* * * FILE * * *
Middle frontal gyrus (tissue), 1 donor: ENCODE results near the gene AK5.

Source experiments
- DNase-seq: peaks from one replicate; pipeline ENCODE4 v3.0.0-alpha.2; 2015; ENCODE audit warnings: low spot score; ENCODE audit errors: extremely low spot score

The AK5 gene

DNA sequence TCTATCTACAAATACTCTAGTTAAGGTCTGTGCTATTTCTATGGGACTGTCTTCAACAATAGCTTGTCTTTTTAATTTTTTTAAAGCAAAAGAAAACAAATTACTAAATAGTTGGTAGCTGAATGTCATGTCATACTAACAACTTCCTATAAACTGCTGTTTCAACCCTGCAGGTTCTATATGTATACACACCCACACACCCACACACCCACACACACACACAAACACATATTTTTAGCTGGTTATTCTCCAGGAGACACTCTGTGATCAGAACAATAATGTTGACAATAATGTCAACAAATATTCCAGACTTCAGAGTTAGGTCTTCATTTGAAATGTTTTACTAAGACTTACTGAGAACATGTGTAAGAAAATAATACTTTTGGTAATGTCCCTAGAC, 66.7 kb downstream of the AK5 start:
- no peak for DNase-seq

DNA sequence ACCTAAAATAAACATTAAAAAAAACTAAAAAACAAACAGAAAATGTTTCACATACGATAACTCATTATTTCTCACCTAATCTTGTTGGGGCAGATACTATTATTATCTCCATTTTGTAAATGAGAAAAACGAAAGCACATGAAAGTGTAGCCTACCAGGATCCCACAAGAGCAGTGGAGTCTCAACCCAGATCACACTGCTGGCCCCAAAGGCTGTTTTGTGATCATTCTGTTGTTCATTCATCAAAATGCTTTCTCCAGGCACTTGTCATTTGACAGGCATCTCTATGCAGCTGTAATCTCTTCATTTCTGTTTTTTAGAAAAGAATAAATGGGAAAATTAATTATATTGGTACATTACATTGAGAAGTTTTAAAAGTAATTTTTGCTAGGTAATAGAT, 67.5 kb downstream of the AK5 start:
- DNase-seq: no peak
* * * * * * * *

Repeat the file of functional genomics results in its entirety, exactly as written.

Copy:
Middle frontal gyrus (tissue), 1 donor: ENCODE results near the gene AK5.

Source experiments
- DNase-seq: peaks from one replicate; pipeline ENCODE4 v3.0.0-alpha.2; 2015; ENCODE audit warnings: low spot score; ENCODE audit errors: extremely low spot score

The AK5 gene

DNA sequence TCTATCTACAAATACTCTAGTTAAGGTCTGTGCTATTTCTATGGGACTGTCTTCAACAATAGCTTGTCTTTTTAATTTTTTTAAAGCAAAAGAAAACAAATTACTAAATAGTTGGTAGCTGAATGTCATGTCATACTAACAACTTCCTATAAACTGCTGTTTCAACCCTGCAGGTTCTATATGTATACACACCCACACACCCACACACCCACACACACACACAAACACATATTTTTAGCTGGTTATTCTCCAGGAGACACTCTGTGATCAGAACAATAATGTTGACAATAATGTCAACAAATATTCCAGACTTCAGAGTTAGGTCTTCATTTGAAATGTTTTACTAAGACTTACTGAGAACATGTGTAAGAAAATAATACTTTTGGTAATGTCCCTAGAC, 66.7 kb downstream of the AK5 start:
- no peak for DNase-seq

DNA sequence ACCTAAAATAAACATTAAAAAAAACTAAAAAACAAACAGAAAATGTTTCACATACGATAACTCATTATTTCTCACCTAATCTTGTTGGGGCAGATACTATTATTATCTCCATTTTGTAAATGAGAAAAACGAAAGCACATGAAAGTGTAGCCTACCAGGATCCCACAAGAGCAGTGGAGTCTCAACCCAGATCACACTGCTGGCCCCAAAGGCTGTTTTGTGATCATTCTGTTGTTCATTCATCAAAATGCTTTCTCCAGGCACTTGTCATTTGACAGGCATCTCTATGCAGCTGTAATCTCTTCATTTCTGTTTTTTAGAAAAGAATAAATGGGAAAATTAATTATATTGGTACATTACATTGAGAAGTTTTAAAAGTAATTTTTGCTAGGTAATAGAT, 67.5 kb downstream of the AK5 start:
- DNase-seq: no peak